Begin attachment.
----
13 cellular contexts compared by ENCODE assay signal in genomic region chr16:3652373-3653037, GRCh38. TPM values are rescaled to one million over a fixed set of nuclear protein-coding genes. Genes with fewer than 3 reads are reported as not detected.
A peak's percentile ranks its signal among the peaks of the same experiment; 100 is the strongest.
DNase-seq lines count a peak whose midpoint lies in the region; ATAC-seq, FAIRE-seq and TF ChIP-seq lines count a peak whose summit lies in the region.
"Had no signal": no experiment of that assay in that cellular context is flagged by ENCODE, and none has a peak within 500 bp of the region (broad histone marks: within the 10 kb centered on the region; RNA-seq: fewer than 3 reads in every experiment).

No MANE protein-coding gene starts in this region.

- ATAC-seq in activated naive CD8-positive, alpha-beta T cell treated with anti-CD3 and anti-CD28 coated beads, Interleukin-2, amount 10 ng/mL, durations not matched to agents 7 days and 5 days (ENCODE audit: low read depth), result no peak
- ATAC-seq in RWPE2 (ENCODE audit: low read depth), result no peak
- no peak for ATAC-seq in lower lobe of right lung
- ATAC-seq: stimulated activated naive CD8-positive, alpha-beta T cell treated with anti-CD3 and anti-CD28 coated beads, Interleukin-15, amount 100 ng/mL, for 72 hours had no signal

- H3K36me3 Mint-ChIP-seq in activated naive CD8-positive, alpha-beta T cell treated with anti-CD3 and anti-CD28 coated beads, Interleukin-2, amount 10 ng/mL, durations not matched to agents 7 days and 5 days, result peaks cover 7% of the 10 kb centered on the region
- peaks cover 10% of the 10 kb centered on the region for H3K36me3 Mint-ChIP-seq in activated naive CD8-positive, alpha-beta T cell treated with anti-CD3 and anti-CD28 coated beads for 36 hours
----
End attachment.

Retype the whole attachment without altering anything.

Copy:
13 cellular contexts compared by ENCODE assay signal in genomic region chr16:3652373-3653037, GRCh38. TPM values are rescaled to one million over a fixed set of nuclear protein-coding genes. Genes with fewer than 3 reads are reported as not detected.
A peak's percentile ranks its signal among the peaks of the same experiment; 100 is the strongest.
DNase-seq lines count a peak whose midpoint lies in the region; ATAC-seq, FAIRE-seq and TF ChIP-seq lines count a peak whose summit lies in the region.
"Had no signal": no experiment of that assay in that cellular context is flagged by ENCODE, and none has a peak within 500 bp of the region (broad histone marks: within the 10 kb centered on the region; RNA-seq: fewer than 3 reads in every experiment).

No MANE protein-coding gene starts in this region.

- ATAC-seq in activated naive CD8-positive, alpha-beta T cell treated with anti-CD3 and anti-CD28 coated beads, Interleukin-2, amount 10 ng/mL, durations not matched to agents 7 days and 5 days (ENCODE audit: low read depth), result no peak
- ATAC-seq in RWPE2 (ENCODE audit: low read depth), result no peak
- no peak for ATAC-seq in lower lobe of right lung
- ATAC-seq: stimulated activated naive CD8-positive, alpha-beta T cell treated with anti-CD3 and anti-CD28 coated beads, Interleukin-15, amount 100 ng/mL, for 72 hours had no signal

- H3K36me3 Mint-ChIP-seq in activated naive CD8-positive, alpha-beta T cell treated with anti-CD3 and anti-CD28 coated beads, Interleukin-2, amount 10 ng/mL, durations not matched to agents 7 days and 5 days, result peaks cover 7% of the 10 kb centered on the region
- peaks cover 10% of the 10 kb centered on the region for H3K36me3 Mint-ChIP-seq in activated naive CD8-positive, alpha-beta T cell treated with anti-CD3 and anti-CD28 coated beads for 36 hours